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How Vodka Is Made: Vodka's production process

Apr 12, 2021 103 Lily

Vodka is one of the most basic neutral spirits and a key ingredient in many classic cocktails. While vodka is produced worldwide, the spirit is still closely related to distilleries in “vodka belt” countries like Russia, Poland, Sweden, and Finland.

What Is Vodka?

Vodka is a distilled liquor that is traditionally colorless and flavorless, either enjoyed neat (entirely on its own) or as the base spirit of many cocktails, including the Vodka Martini, the Bloody Mary, and the Cosmopolitan. While vodka’s origins are uncertain, some historians believe that the distilled spirit originated for medicinal purposes in Eastern Europe—either Russian or Polish—in the fifteenth century.

Traditional vodka is made from two raw materials: water and ethanol from the fermentation of cereal grains (like wheat, sorghum, or rye). Many vodka brands use other base ingredients (like potatoes and sugar beets) and additives (like botanicals and spices) to achieve distinctive character in their liquor. After fermenting and distilling, vodka undergoes a filtration and refining process to remove impurities and achieve a smooth mouthfeel.


What Is Vodka Made From?

A bottle of vodka is one of the simplest liquors, made from just a few ingredients:

  1. Fermentable base: Most alcohol-making begins with an agricultural product that will undergo a fermentation process. Potato vodka is often considered the most traditional recipe for the liquor, but the most common raw materials for vodka are a mixture of cereal grains—for instance, wheat, sorghum, or rye. After undergoing the fermentation process, this base produces ethanol, which vodka makers sieve out of the solid mixture, leaving them with pure, liquid alcohol.

  2. Water: After the distillation process, vodka makers add water to the product to achieve the desired alcohol by volume. For an alcoholic beverage to be classified as vodka in the United States, it must contain no less than 40 percent alcohol by volume (ABV); in the European Union, vodka must be at least 37.5 percent by volume.

  3. Optional additives: While traditional vodka is flavorless, some vodka brands add botanicals, spices, or flavorings during or after distillation to achieve distinctive character in their liquor.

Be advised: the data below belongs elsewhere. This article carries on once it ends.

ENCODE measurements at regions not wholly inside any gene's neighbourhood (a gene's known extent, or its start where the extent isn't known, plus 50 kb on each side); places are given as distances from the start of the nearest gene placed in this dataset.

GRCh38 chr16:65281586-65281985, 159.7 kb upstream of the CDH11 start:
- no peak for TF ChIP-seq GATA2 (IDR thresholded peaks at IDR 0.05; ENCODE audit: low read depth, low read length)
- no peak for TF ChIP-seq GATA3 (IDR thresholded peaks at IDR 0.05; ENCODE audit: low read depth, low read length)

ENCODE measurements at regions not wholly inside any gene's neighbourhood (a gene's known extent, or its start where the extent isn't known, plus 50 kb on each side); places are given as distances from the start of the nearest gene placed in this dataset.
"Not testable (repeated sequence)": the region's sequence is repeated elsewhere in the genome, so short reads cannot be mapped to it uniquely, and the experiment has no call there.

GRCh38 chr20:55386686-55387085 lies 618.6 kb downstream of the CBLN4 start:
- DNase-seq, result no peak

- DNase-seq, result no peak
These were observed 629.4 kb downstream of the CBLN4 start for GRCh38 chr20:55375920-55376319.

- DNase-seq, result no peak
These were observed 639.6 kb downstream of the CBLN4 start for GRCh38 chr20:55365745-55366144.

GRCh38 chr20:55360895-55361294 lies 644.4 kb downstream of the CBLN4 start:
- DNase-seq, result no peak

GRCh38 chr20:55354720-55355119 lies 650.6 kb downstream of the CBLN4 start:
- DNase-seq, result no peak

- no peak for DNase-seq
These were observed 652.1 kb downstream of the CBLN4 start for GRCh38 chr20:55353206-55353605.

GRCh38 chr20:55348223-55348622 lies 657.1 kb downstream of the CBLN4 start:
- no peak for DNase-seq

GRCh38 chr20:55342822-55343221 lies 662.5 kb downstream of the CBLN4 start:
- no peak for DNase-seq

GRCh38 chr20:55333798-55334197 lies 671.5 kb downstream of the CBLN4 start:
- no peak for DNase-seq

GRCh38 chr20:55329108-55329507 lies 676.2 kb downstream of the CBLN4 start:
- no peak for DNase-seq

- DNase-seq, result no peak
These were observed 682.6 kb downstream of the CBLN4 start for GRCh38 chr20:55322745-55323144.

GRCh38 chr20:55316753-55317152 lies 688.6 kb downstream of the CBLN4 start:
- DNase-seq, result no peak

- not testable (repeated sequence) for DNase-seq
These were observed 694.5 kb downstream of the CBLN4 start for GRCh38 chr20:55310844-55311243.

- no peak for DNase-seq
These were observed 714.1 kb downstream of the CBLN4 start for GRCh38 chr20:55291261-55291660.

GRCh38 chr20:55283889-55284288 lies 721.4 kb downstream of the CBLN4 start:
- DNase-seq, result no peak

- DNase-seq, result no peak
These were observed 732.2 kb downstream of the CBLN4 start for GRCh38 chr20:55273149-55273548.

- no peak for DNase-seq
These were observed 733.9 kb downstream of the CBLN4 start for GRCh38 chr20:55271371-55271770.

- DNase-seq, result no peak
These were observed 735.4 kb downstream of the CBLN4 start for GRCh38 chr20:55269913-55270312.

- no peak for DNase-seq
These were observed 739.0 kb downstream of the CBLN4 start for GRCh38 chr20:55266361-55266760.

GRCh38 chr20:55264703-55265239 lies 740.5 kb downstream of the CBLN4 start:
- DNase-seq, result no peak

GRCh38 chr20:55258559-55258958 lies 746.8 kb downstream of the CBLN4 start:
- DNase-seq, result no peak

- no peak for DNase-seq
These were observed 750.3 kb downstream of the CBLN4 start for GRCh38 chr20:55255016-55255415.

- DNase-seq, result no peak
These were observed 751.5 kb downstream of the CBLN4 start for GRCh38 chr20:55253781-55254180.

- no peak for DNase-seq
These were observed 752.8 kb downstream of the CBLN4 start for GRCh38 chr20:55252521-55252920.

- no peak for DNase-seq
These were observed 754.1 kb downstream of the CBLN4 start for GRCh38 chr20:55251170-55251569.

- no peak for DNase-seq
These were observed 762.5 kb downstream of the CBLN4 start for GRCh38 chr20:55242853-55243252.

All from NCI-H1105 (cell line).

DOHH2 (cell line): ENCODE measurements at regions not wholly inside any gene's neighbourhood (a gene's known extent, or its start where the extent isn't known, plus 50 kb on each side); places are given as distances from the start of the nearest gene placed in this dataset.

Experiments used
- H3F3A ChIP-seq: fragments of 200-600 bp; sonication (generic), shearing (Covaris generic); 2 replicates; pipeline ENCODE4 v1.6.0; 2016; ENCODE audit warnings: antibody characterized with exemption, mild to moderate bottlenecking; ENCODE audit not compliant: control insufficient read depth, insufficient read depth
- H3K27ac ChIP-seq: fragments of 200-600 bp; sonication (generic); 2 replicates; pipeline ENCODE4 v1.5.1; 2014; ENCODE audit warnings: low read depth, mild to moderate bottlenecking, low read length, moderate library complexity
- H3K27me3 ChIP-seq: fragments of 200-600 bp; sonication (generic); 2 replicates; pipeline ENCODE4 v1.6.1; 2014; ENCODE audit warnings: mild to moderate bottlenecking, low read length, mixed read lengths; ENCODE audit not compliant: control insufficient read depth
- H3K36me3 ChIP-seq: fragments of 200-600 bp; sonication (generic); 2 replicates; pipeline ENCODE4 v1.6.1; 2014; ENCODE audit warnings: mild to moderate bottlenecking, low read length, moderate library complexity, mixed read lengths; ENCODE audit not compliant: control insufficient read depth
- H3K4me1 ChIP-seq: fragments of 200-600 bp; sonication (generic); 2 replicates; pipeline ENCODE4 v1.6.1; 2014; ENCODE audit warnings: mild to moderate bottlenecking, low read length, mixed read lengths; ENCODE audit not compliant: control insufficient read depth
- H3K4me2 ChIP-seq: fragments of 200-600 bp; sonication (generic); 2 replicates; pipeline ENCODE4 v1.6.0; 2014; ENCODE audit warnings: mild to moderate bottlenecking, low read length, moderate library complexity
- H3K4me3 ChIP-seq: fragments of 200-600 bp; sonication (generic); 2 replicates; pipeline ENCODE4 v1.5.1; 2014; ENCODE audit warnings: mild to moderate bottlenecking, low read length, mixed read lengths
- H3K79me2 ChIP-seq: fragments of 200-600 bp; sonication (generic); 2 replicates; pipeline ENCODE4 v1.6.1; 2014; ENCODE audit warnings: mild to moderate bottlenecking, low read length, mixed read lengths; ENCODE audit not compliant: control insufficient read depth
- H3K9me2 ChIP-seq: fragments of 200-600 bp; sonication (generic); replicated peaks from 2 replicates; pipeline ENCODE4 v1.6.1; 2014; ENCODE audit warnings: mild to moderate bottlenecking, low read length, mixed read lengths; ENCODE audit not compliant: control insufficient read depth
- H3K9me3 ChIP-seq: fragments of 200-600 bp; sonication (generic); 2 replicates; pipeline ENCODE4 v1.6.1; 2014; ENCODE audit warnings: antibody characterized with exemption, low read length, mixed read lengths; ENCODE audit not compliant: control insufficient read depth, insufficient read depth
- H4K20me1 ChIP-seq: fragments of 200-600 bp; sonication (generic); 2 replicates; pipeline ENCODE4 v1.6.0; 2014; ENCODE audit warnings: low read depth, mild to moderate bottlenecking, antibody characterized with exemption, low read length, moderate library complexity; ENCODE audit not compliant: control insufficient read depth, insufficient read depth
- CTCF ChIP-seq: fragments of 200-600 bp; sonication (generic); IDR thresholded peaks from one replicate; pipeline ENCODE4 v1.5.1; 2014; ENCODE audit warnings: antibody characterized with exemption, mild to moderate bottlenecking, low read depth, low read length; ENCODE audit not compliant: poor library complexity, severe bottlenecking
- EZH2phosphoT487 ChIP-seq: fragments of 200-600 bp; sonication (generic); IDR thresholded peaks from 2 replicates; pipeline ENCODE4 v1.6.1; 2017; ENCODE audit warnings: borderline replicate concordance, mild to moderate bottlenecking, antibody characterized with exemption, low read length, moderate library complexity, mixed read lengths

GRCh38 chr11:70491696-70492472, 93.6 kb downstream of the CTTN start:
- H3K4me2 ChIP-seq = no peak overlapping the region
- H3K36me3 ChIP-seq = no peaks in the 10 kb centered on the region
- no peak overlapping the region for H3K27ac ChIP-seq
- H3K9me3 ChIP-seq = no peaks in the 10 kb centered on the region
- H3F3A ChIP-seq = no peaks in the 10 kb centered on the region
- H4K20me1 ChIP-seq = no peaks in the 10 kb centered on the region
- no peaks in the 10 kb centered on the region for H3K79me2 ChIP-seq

How Vodka Is Made

Most vodka makers follow a few basic steps to produce vodka:

1. Combine the base ingredients. To make a fermentable base, vodka makers will mix grains—like wheat malt, flaked maize, or rye—with water and yeast. They then heat and stir the mixture (sometimes called “vodka mash”) to make sure it’s well combined and ready to ferment.

2. Ferment the base. Vodka makers then store their base mixture for a specified amount of time—often between one and two weeks—to fully ferment the mixture. This fermentation step is when the compounds begin to break down and produce simple, natural alcohol called ethanol or ethyl alcohol.

3. Strain the mixture. Once fermentation is complete, vodka makers strain off the liquid from the fermented solids. They’ll discard the solids and use the liquid (ethanol) to make vodka.

4. Distill. Distillation is a process that purifies a liquid by heating and vaporizing it, then collecting the vapor as it recondenses into a liquid. The resulting liquid is considered purer (since it leaves behind many impurities when it evaporates) and more alcoholic. Vodka makers all take different approaches to distillation—some may distill only once or twice, while others may require distillation and redistillation many times for a more pure result. If they’re making flavored vodka, they may also choose to add botanicals during distillation—some steep their botanicals in ethanol before or between distillings, while others add botanicals during distilling with a special still.

5. Collect and sort the product. The liquid that vodka makers have after distillation isn’t all the same—as ethanol distills, the resulting liquid changes. The first 35 percent of a distillation results in an ethanol product that contains methanol or acetone and can be highly volatile or toxic—containers of this liquid are called the “foreshots” and the “heads,” and distillers usually throw them out. The following 30 percent contains the “hearts,” which are the best product. The final 35 percent are the “tails,” which are impure but can be kept and redistilled for a little more product.

6. Filter. Since traditional vodkas are flavorless and smooth, many vodka makers will add an extra step to their production line—filtration. Once they’ve identified the hearts of their distillate, they’ll pass this product through a large filtration system (usually with charcoal or carbon) to ensure the final product has a great, clean mouthfeel.

7. Dilute. Once the distillers have their distilled product, they’ll dilute the vodka to the desired alcohol content by testing the alcohol by volume (ABV) and gradually adding water.

8. Bottle. The final step is the bottling process, in which vodka makers add the final product to labeled bottles.

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